Results 101–120 of 137 for speaker:Colonel Sir Henry Evans

House of Commons (Catering Facilities) (6 Apr 1944)

Colonel Sir Henry Evans: With your permission Mr. Deputy-Speaker, I will now come to the question I desire to raise. Yesterday, I asked my hon. Friend the Member for Dulwich (Mr. Bracewell Smith), in his capacity as Chairman of the Kitchen Committee, a Question with reference to the catering facilities which would be made now and in the future for the convenience not only of Members of the House but "for all those...

House of Commons (Catering Facilities) (6 Apr 1944)

Colonel Sir Henry Evans: As I was saying God and the Ministry of Food supply the food, but the cooking in the House of Commons is a matter for the Devil himself. I do not expect pre-war standards, but I have lived on Army rations in two wars, and in other places in this war, where the food provided comes from the common source it is much better cooked and better served than we get here in the Mother of Parliaments. I...

House of Commons (Catering Facilities) (6 Apr 1944)

Colonel Sir Henry Evans: To the Report of the Select Committee which was laid on the Table of the House on 29th March. It has not yet been returned from the printers, but a roneoed copy is available to those hon. Members who wish to see it, in accordance with Mr. Deputy-Speaker's Ruling. I am not an accountant, but it appears to me that, on provisions alone, this Committee has made a profit of no less than 47½ per...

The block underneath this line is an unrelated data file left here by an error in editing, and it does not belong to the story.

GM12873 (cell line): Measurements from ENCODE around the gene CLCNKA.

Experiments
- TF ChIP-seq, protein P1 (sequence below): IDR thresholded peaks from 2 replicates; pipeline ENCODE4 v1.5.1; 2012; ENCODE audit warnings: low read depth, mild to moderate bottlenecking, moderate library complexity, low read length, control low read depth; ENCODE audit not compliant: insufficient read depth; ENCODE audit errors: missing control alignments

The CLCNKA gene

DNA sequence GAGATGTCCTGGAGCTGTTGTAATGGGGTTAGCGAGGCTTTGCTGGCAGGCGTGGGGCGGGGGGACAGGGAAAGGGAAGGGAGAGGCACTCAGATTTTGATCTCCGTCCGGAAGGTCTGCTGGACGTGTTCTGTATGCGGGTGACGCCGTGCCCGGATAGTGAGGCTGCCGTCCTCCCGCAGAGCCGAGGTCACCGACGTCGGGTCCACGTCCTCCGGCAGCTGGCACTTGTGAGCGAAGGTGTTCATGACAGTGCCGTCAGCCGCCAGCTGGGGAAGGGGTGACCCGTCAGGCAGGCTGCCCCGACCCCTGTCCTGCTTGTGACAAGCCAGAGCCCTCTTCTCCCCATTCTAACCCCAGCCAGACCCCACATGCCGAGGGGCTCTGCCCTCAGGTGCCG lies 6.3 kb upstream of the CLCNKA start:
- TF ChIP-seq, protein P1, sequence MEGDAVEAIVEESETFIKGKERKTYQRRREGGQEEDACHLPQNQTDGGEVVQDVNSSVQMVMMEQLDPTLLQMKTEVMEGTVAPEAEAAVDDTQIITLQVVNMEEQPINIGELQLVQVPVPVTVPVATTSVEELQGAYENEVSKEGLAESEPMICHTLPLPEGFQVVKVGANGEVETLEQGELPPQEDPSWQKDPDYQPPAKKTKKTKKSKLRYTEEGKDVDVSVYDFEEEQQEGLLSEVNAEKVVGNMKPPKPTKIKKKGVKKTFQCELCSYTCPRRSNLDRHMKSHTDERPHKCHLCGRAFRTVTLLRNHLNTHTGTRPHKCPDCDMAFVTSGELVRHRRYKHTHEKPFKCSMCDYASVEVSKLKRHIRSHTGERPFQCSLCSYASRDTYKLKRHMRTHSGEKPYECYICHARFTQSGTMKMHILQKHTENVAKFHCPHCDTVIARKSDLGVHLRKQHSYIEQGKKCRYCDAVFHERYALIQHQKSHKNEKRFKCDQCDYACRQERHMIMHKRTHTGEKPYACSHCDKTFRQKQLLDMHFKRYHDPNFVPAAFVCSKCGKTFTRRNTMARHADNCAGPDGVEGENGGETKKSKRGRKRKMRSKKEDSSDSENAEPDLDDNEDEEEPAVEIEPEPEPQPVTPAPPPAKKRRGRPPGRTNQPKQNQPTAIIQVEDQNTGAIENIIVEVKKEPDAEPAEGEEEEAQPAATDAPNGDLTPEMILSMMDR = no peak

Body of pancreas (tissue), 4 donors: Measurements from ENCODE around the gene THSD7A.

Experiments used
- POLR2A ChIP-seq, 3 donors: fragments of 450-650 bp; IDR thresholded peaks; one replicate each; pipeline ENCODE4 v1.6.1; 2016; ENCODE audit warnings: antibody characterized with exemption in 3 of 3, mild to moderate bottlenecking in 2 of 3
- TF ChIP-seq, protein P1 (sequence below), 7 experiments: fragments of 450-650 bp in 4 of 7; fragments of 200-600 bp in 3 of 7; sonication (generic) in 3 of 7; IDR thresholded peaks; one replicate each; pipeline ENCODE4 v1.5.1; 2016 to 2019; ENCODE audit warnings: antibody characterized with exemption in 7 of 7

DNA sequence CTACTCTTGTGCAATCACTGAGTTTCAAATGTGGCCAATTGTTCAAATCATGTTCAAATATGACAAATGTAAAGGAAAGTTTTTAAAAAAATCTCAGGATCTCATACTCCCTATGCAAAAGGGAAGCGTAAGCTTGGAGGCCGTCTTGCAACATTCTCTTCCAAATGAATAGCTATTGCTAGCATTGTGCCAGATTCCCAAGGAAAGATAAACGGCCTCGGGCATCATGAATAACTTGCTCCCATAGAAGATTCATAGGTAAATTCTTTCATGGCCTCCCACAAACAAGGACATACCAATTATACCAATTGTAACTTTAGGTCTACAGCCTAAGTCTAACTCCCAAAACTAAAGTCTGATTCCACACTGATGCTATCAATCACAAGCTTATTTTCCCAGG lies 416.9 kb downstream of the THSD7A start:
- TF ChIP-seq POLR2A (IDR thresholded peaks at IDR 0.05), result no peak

House of Commons (Catering Facilities) (6 Apr 1944)

Colonel Sir Henry Evans: I hope that, when the hon. Gentleman replies, he will enlighten us on that point. I have no knowledge of the facts, and no means of finding out. Is my hon. Friend the Member for Dulwich really satisfied with the present condition of affairs? I want him to face up boldly to the realities of the problem, as nine out of ten Members view it today. I ask him to invite his Committee to review the...

House of Commons (Catering Facilities) (6 Apr 1944)

Colonel Sir Henry Evans: The hon. Gentleman must be fair. We only asked for additional food if the House sat for additional hours, which would cover an additional meal.

House of Commons (Catering Facilities) (6 Apr 1944)

Colonel Sir Henry Evans: If necessary.

House of Commons (Catering Facilities) (6 Apr 1944)

Colonel Sir Henry Evans: Is it true that on food itself the Kitchen Committee made a profit of 47 per cent?

House of Commons (Catering Facilities) (6 Apr 1944)

Colonel Sir Henry Evans: Do the wages paid today to the permanent and temporary staffs come within the terms of the Catering Act which this House recently passed?

House of Commons (Catering Facilities) (6 Apr 1944)

Colonel Sir Henry Evans: I said "as any institution of national importance."

Ministry of War Transport (4 May 1944)

Colonel Sir Henry Evans: May I interrupt the hon. Member to point out that there is another aspect of the case? I was a military officer in the last war and I was in fact an establishment officer. At that time as soon as an official in the Civil Service received promotion, he began to demand an awful lot of things that he thought necessary to keep up his dignity in his enhanced position. It was in the interest of...

Orders of the Day — Education Bill: Clause 53. — (Provision of transport and other facilities.) (9 May 1944)

Colonel Sir Henry Evans: As I moved the original Amendment during the Committee stage I would like to observe that the word "may," instead of "shall," still remains. The local education authority may say that they are under no obligation to carry out the wishes of the Minister, and I would like to be certain that the Minister is entirely satisfied that the Clause, as it is at present drafted, will make it obligatory...